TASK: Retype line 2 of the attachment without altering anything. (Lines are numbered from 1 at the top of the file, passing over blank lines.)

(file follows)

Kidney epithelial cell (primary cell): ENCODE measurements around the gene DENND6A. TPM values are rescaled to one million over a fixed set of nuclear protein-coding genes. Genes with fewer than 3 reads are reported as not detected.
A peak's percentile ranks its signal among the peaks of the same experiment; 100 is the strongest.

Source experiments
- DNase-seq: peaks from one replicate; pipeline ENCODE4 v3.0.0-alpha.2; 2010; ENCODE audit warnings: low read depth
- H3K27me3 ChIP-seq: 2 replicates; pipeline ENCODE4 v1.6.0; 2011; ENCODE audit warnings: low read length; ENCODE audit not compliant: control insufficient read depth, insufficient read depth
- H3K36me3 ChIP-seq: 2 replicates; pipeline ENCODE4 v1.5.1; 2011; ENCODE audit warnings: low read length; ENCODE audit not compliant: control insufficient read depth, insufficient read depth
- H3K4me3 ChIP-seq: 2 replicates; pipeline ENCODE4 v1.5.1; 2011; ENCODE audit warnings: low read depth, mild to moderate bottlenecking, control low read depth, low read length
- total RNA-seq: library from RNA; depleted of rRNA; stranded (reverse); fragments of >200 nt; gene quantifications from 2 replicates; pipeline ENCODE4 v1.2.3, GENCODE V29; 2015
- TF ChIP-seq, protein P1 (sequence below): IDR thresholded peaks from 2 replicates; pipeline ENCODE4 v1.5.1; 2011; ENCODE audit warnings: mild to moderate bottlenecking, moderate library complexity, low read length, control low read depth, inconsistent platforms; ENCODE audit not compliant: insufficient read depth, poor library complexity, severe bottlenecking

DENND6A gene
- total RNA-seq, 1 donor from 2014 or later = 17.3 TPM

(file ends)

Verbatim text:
A peak's percentile ranks its signal among the peaks of the same experiment; 100 is the strongest.